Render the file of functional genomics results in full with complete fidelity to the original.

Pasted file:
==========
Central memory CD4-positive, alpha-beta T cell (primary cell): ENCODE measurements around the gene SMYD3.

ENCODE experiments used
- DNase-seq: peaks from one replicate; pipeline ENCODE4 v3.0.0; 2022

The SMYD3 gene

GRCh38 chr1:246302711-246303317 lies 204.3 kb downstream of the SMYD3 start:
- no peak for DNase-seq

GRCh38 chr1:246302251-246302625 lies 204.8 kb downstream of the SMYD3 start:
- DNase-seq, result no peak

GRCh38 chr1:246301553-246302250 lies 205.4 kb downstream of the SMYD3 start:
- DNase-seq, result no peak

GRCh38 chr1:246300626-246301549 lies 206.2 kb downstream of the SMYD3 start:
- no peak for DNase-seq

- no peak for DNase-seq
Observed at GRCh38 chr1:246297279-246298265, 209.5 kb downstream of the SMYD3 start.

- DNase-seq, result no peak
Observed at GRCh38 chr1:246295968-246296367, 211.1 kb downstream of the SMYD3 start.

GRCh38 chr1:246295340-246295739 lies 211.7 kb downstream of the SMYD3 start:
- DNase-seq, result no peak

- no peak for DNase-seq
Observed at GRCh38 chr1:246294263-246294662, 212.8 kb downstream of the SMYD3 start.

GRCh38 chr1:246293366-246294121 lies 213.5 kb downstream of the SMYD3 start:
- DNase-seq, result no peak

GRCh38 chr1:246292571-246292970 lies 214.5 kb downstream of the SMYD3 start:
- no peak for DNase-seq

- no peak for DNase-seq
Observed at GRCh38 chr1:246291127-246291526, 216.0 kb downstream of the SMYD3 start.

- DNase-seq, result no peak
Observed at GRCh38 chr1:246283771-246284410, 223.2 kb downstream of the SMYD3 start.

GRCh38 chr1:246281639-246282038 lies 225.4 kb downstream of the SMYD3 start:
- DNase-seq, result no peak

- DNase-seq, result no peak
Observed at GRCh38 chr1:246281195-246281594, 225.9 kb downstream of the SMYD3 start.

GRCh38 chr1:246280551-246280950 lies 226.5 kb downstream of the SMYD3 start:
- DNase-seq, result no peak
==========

Central memory CD4-positive, alpha-beta T cell (primary cell): ENCODE measurements around the gene SMYD3.

ENCODE experiments used
- DNase-seq: peaks from one replicate; pipeline ENCODE4 v3.0.0; 2022

The SMYD3 gene

GRCh38 chr1:246302711-246303317 lies 204.3 kb downstream of the SMYD3 start:
- no peak for DNase-seq

GRCh38 chr1:246302251-246302625 lies 204.8 kb downstream of the SMYD3 start:
- DNase-seq, result no peak

GRCh38 chr1:246301553-246302250 lies 205.4 kb downstream of the SMYD3 start:
- DNase-seq, result no peak

GRCh38 chr1:246300626-246301549 lies 206.2 kb downstream of the SMYD3 start:
- no peak for DNase-seq

- no peak for DNase-seq
Observed at GRCh38 chr1:246297279-246298265, 209.5 kb downstream of the SMYD3 start.

- DNase-seq, result no peak
Observed at GRCh38 chr1:246295968-246296367, 211.1 kb downstream of the SMYD3 start.

GRCh38 chr1:246295340-246295739 lies 211.7 kb downstream of the SMYD3 start:
- DNase-seq, result no peak

- no peak for DNase-seq
Observed at GRCh38 chr1:246294263-246294662, 212.8 kb downstream of the SMYD3 start.

GRCh38 chr1:246293366-246294121 lies 213.5 kb downstream of the SMYD3 start:
- DNase-seq, result no peak

GRCh38 chr1:246292571-246292970 lies 214.5 kb downstream of the SMYD3 start:
- no peak for DNase-seq

- no peak for DNase-seq
Observed at GRCh38 chr1:246291127-246291526, 216.0 kb downstream of the SMYD3 start.

- DNase-seq, result no peak
Observed at GRCh38 chr1:246283771-246284410, 223.2 kb downstream of the SMYD3 start.

GRCh38 chr1:246281639-246282038 lies 225.4 kb downstream of the SMYD3 start:
- DNase-seq, result no peak

- DNase-seq, result no peak
Observed at GRCh38 chr1:246281195-246281594, 225.9 kb downstream of the SMYD3 start.

GRCh38 chr1:246280551-246280950 lies 226.5 kb downstream of the SMYD3 start:
- DNase-seq, result no peak